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Struggling to get in shape, Owen Salisbury tries another tack and gets himself down to the doctor. As he discovers, nothing is ever straightforward


The nurse gestures at my pants. Her English is limited but her meaning clear. I hesitate and she makes another pulling motion.


One bed over, a young man strokes a woman’s hand. She moans softly. There are no screens.


My mind floating in 10 different directions, I bare my ass. She rolls me onto my side, swipes my flank with iodine and jabs the needle in. The pain is fleeting. The confusion isn’t.


Facing the Unexpected


This month’s column won’t have much to do with the gym.


I never expected my life to tilt so sharply, but who does? As much as I had expectations, I thought this would be a straightforward column; the diary of a guy in his mid-to-late 30s trying to get some basic fitness back. I thought my health would improve, and it has. I thought I’d gain muscle, which I have. I thought I’d lose weight… still trying.


But as I mentioned last month, things never quite gelled. And life is never straightforward.


At the advice of my trainer, Dan, I went and got my testosterone levels tested. He’d been through it, and my general malaise looked all too familiar to him.


Though still too early to be certain, it looks like this change will be for the good. It has also revealed new battles, new challenges that won’t make their way into these pages.


This is new for me, and I’ve struggled a lot. Should I be totally honest and open about all this? Forget the column; this is my life and the internet is forever.


Answers Lead to Questions


A blood test I took last week shows that I have low testosterone, approximately half of the lowest amount considered acceptable for a man my age. If I want to feel normal I will be on hormone replacement therapy (HRT) for the foreseeable future. A needle in the ass, twice a week, forever.


The other unexpected result is that I probably have some form of anaemia. Is it benign? How long has it been going on? What’s caused it? How do I get better?


The implications are only beginning to sink in.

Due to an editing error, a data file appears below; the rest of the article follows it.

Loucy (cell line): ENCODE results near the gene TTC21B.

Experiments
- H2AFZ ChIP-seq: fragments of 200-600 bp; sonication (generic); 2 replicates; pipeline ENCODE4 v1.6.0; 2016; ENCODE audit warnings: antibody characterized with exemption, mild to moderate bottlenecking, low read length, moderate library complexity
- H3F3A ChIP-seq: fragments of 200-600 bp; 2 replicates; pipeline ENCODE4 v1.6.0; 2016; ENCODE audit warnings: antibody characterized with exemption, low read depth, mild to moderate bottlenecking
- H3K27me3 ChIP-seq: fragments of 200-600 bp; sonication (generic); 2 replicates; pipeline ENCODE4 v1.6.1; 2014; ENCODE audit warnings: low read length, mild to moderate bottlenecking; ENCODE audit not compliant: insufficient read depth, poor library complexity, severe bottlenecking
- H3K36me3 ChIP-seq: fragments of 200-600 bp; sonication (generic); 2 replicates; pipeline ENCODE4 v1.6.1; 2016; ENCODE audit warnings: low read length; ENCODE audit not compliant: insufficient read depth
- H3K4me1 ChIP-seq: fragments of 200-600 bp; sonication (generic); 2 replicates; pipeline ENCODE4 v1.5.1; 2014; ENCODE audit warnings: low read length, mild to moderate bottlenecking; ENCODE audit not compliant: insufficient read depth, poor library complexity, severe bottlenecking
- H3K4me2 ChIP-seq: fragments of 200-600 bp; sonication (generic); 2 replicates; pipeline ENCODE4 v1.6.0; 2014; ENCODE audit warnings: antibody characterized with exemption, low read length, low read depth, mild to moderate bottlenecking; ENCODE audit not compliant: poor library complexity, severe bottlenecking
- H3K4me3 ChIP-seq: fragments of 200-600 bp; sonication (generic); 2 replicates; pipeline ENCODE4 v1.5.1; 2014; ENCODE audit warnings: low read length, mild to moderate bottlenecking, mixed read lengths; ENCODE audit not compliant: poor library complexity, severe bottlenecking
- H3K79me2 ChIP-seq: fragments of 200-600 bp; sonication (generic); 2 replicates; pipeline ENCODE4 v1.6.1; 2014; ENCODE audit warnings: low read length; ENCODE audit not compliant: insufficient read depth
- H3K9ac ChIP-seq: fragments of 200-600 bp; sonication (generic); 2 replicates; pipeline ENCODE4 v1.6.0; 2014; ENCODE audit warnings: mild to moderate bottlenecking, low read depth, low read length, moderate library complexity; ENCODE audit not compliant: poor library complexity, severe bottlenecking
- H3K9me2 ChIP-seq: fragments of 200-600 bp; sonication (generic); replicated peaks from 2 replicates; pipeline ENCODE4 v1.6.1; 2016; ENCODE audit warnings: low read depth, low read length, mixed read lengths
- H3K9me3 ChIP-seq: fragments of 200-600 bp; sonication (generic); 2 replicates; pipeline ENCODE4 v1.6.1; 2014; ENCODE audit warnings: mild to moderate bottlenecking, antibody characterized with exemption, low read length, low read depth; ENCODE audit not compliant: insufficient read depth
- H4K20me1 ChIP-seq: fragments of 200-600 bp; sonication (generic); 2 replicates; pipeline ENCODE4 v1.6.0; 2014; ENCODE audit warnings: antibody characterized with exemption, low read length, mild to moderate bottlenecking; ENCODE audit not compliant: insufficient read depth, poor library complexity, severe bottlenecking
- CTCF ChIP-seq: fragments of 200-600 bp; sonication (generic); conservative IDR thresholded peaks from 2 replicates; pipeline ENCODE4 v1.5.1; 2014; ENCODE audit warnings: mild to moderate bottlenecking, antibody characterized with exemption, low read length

How much will my health revolve around these two shots? How much will my life?


Will I be able to travel all the places I want to travel? Will I be able to take needles and steroids to, say, Europe? Japan? China?


Getting serious about my health was the impetus behind this whole experience, behind spending thousands of dollars on a personal trainer. If this therapy works, then believe me, the money is well spent — and I have to commend trainer Daniele Morretti for his sharp judgment. Having lived through it himself, he spotted it fairly quickly, but it took a while for him to be certain enough to offer specific advice.


When Your Number Comes Up


But as I wrote last month, if you’re a man and you begin to experience lethargy, lack of motivation, lack of libido, weight gain, muscle loss, depression, anxiety, you should get your hormone levels checked.


If you’ve ever had a head injury (as I have) or testicle injuries (thanks, mixed martial arts and random crazy girls!) then you’re far more at risk for low testosterone levels. All told, as many as one-third of us deal with this, wittingly or not. One in three. My number just came up.


Women, too, need to specifically check their hormone levels. I urge you all to take stock. If you think something isn’t working, if you just don’t feel right, talk to the experts. Get a second opinion. Get tests.


Knowing is always better, because then you can do something.


A Technical Success


Next month, I should be able to tell you if the treatment is working. So far I feel nothing, but I’ve had only my first injection. Next month, I should have answers to some of these questions, and I should know where matters are headed.


It will be a fitting way to close this column; I set out to change my life, after all.

More in this category: « The Gym Diaries: Part 5
Owen Salisbury

Owen Salisbury is a fairly typical example of Homo Expatrius. Originally from California, he moved to Vietnam in 2011. He loves to write, take photos, travel, eat well, and learn.

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